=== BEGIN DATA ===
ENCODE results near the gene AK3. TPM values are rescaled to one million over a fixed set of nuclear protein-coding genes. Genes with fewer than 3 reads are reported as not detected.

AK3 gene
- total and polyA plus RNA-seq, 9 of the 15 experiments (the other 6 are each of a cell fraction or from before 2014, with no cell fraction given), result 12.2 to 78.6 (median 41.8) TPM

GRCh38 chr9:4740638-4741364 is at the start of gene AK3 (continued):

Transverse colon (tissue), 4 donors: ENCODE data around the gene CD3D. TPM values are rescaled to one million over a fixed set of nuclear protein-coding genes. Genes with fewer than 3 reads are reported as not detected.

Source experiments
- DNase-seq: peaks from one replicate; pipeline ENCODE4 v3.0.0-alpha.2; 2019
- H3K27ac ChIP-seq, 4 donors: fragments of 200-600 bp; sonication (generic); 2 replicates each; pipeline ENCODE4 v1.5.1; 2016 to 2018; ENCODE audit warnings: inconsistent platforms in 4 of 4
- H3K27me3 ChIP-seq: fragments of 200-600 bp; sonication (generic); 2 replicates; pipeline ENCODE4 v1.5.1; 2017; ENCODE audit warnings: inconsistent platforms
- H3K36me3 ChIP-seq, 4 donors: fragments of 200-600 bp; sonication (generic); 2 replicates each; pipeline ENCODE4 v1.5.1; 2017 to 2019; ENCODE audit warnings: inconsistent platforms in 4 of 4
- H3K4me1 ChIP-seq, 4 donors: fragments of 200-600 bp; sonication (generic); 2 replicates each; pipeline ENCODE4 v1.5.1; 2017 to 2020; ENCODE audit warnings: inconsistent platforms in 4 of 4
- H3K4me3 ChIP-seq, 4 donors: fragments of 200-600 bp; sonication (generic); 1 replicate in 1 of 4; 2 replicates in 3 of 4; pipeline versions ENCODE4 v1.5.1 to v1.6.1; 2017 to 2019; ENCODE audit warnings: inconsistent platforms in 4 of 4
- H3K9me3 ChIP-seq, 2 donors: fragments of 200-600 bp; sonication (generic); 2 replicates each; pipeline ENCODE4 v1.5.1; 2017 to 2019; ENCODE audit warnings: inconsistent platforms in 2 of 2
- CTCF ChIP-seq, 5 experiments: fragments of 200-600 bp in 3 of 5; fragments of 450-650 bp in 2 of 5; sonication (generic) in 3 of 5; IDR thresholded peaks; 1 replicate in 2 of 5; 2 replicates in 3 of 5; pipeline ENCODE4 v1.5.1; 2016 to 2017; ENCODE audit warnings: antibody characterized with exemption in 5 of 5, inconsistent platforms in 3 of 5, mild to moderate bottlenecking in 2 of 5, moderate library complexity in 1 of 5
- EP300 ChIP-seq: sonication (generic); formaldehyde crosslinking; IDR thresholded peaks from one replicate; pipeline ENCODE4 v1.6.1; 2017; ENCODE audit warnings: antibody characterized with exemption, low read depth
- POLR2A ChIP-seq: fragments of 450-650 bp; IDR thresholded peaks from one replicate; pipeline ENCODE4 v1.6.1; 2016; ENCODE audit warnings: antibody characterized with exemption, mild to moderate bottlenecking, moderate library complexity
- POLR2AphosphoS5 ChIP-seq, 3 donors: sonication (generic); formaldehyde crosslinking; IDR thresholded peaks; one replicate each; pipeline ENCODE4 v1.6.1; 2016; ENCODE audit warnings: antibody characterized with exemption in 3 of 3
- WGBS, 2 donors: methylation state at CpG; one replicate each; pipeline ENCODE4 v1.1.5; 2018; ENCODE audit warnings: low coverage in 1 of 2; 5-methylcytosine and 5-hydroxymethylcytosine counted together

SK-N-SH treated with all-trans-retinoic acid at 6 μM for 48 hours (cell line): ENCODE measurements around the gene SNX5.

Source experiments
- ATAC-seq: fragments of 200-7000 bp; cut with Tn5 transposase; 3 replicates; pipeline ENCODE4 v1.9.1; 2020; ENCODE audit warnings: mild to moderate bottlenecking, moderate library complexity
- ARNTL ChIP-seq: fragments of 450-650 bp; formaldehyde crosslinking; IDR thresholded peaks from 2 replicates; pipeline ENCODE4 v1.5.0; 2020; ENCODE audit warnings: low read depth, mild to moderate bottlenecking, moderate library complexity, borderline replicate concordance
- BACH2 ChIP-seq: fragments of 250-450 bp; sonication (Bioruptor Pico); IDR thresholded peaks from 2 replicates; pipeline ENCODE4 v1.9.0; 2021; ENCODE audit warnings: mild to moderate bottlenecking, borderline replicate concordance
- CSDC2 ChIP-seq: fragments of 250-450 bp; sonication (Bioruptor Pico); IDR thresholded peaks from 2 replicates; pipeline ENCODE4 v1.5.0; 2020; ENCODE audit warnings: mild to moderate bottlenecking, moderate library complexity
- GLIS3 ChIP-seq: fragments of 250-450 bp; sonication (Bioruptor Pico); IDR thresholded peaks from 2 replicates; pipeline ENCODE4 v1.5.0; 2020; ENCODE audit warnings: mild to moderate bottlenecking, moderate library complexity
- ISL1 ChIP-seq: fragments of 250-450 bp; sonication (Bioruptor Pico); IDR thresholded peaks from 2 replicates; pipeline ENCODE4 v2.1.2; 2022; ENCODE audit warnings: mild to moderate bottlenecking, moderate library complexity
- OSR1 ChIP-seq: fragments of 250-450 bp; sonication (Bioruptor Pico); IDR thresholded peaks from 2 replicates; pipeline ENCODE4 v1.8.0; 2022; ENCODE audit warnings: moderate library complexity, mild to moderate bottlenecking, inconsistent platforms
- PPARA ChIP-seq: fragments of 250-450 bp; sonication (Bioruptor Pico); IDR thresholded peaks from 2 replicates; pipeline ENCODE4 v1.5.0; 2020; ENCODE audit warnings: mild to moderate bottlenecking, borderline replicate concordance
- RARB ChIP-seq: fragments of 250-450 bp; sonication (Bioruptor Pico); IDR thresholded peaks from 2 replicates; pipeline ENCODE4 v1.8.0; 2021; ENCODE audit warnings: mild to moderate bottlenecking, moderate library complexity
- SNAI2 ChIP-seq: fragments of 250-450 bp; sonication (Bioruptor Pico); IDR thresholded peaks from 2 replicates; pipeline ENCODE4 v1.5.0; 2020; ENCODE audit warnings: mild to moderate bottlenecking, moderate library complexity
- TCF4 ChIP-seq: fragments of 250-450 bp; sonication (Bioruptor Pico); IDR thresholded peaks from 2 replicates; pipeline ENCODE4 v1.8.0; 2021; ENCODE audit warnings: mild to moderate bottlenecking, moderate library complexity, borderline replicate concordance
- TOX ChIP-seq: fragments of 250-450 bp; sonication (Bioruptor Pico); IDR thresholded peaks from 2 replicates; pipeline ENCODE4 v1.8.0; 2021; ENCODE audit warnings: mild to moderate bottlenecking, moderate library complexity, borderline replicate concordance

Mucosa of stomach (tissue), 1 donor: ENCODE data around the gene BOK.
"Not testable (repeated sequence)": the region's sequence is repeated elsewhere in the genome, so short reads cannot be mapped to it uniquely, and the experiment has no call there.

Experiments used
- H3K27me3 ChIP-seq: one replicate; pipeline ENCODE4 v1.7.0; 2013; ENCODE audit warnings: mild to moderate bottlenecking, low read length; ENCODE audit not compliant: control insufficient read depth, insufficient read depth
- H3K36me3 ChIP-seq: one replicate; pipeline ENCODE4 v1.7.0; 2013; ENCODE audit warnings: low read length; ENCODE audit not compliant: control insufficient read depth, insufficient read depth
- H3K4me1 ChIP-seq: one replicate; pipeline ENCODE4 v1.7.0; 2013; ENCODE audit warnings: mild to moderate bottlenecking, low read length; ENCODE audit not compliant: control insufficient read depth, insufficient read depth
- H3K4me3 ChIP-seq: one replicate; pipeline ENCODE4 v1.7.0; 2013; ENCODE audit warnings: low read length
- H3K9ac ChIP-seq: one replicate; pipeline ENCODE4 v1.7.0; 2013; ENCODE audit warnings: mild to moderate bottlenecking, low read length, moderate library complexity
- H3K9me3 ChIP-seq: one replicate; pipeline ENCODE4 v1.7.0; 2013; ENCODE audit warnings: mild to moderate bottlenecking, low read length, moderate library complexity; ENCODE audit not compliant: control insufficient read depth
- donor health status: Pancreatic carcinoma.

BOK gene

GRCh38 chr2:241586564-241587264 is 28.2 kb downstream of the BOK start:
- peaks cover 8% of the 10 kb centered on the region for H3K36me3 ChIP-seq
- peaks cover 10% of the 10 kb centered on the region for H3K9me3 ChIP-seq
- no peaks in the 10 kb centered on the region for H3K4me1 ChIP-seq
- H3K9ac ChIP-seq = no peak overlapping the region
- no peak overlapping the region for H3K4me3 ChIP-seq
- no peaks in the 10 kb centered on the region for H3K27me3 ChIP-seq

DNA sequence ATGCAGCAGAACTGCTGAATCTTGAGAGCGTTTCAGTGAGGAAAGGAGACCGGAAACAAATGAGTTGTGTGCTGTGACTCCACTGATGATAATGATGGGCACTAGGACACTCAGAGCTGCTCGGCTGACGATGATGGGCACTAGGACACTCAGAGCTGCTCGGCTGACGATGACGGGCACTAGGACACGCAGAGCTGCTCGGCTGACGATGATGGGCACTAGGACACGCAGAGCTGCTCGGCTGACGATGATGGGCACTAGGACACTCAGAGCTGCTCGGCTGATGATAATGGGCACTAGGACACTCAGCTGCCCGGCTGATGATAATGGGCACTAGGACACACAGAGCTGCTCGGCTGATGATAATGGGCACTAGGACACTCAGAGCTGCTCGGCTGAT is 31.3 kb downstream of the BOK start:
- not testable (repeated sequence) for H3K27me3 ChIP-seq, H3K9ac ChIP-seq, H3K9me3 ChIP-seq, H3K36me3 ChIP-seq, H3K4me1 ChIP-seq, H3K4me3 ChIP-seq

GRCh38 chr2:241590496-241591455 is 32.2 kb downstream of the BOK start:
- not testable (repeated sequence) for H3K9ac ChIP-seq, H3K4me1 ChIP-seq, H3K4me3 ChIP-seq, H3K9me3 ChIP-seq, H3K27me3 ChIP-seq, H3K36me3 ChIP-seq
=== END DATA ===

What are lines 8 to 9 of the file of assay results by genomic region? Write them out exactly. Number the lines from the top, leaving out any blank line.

- H3K27ac ChIP-seq, 4 donors: fragments of 200-600 bp; sonication (generic); 2 replicates each; pipeline ENCODE4 v1.5.1; 2016 to 2018; ENCODE audit warnings: inconsistent platforms in 4 of 4
- H3K27me3 ChIP-seq: fragments of 200-600 bp; sonication (generic); 2 replicates; pipeline ENCODE4 v1.5.1; 2017; ENCODE audit warnings: inconsistent platforms